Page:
Behind the Globe’s podcast partnerships

The publisher is not only building branded content, but developing subscriber opportunities with new audiences as well.
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As podcasting and audio formats explode in popularity, the Globe and Mail is building its podcast and related sponsorship offerings for brands, while capitalizing on the format’s ability to attract younger-skewing, urban subscribers.

While the publisher has been producing podcasts for some time through the Globe Content Studio, it launched its first daily news podcast, The Decibel, last week, sponsored by Mini to build awareness around its new electric vehicle.

The new show is hosted by the Globe‘s Tamara Khandaker and explores a new topic in depth every weekday morning, targeting “young, urban professionals,” says Tracy Day, managing director, creative studio and ad innovation for the Globe and Mail Media Group.

“This sponsorship is a foundational element of Mini’s spring electrification campaign,” says Eleanor Bothwell, media account director at Media Experts, Mini’s media agency, noting that this is the first time Mini has sponsored a podcast series launch. “Electrification is a big topic. It requires education and information, and this plan is positioned to inform [audiences] about the Mini Cooper SE, and is integral to driving awareness in the Canadian marketplace.”

The sponsorship spans the first 40 episodes of The Decibel, starting in May and running until the end of June, “and they’ll have an opportunity to continue,” Day says, when the partnership runs its course, noting that the automaker is also running other custom content programs with the Globe on other platforms.

“Mini is a social brand – it wants to connect with its community and people who have like-minded beliefs. And it wants to reimagine city life,” explains Adam Wexler, national manager, Mini Brand Communications. “The Globe and Mail‘s young, urban professional audience is a great match for Mini. They care about the world around them, as Mini does. The hope is that getting in front of this audience will ignite their passion for taking care of their world and tap their thirst for knowledge.”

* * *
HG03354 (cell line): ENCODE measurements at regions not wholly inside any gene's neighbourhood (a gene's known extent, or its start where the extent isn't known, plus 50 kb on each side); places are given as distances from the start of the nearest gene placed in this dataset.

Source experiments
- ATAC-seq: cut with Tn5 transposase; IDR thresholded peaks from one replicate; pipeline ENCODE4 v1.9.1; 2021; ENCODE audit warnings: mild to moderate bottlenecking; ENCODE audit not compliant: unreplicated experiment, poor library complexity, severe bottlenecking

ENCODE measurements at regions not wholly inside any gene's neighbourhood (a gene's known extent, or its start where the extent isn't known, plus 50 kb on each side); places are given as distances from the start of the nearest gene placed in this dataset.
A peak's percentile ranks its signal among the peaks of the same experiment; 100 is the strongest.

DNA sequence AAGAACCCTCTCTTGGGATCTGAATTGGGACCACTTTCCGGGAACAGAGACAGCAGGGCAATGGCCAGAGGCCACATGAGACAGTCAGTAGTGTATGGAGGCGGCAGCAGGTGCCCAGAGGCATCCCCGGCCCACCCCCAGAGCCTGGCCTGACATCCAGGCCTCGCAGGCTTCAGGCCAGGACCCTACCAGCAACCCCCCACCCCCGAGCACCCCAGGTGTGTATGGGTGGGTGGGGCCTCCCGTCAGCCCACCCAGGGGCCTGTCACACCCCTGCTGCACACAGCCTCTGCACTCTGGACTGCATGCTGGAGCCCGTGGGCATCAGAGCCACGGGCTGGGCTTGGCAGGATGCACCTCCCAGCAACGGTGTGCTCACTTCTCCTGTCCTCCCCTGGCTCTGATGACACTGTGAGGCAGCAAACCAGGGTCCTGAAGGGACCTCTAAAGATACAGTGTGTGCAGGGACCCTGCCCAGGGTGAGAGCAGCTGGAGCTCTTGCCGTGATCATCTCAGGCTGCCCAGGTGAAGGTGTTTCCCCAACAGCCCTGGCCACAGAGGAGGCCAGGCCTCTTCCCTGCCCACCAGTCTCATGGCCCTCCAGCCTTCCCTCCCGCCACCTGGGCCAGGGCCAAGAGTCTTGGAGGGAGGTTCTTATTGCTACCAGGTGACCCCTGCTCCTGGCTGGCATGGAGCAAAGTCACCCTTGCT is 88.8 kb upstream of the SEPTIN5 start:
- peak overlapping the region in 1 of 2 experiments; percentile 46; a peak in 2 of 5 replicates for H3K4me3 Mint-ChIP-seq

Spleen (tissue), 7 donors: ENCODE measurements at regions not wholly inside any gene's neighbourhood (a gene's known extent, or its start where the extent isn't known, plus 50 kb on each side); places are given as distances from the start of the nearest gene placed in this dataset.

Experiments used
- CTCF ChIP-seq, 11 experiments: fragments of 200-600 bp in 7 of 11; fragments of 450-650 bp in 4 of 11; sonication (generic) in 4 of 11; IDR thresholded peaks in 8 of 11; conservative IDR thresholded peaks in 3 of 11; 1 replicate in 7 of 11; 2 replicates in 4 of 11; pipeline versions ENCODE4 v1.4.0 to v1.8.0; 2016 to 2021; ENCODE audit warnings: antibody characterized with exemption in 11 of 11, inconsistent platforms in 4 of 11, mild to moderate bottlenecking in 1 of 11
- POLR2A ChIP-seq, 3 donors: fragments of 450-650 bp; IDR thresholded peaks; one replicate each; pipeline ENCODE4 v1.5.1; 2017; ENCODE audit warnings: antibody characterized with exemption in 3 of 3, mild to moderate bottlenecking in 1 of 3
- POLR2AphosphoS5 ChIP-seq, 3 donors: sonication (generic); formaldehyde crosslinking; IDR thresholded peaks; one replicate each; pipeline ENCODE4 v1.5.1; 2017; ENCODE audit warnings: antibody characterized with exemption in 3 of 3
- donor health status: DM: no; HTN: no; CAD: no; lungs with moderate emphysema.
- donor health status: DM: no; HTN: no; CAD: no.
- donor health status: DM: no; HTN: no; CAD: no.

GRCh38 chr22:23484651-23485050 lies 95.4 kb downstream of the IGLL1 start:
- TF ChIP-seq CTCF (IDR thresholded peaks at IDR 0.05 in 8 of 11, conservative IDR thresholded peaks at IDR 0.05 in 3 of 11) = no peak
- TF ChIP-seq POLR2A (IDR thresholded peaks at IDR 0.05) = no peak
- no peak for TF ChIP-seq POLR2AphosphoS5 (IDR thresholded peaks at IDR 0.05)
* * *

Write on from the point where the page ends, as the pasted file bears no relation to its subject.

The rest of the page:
The podcast and the partnership itself is amplified by the Globe‘s built-in audience – with co-branded print and digital ads, subscriber mailers, as well as through its alliance partnerships including Canadian readers of publications like the Wall Street Journal, the Washington Post and the Guardian – and social network.

And while it is well-suited to Mini’s electrification campaign, “we’re taking advantage of those audience building opportunities,” Day says. Everything is about the audience built around it, Day admits, but in this case she says The Decibel is different because it’s actively positioned not only to raise awareness around Mini’s campaign, but also getting new audiences to subscribe to the Globe itself.

While Day couldn’t speak to specific podcast metrics yet, as it launched two weeks ago, she was able to say that The Decibel has been included in top ten lists from both Spotify and Apple Podcasts.

Other Globe Content Studio podcast partnerships have included the Canada Pension Plan Investment Board, which has been sponsoring the third season of Rob Carrick’s personal finance podcast Stress Test featuring personal finance stories across the county. HSBC sponsors The Growth Effect, focused on launching and scaling a business, which is just finishing off season two. CPPIB negotiated its sponsorship directly, with HSBC working through its media agency Touché.

Additional podcasts and partnerships are reportedly in the pipeline.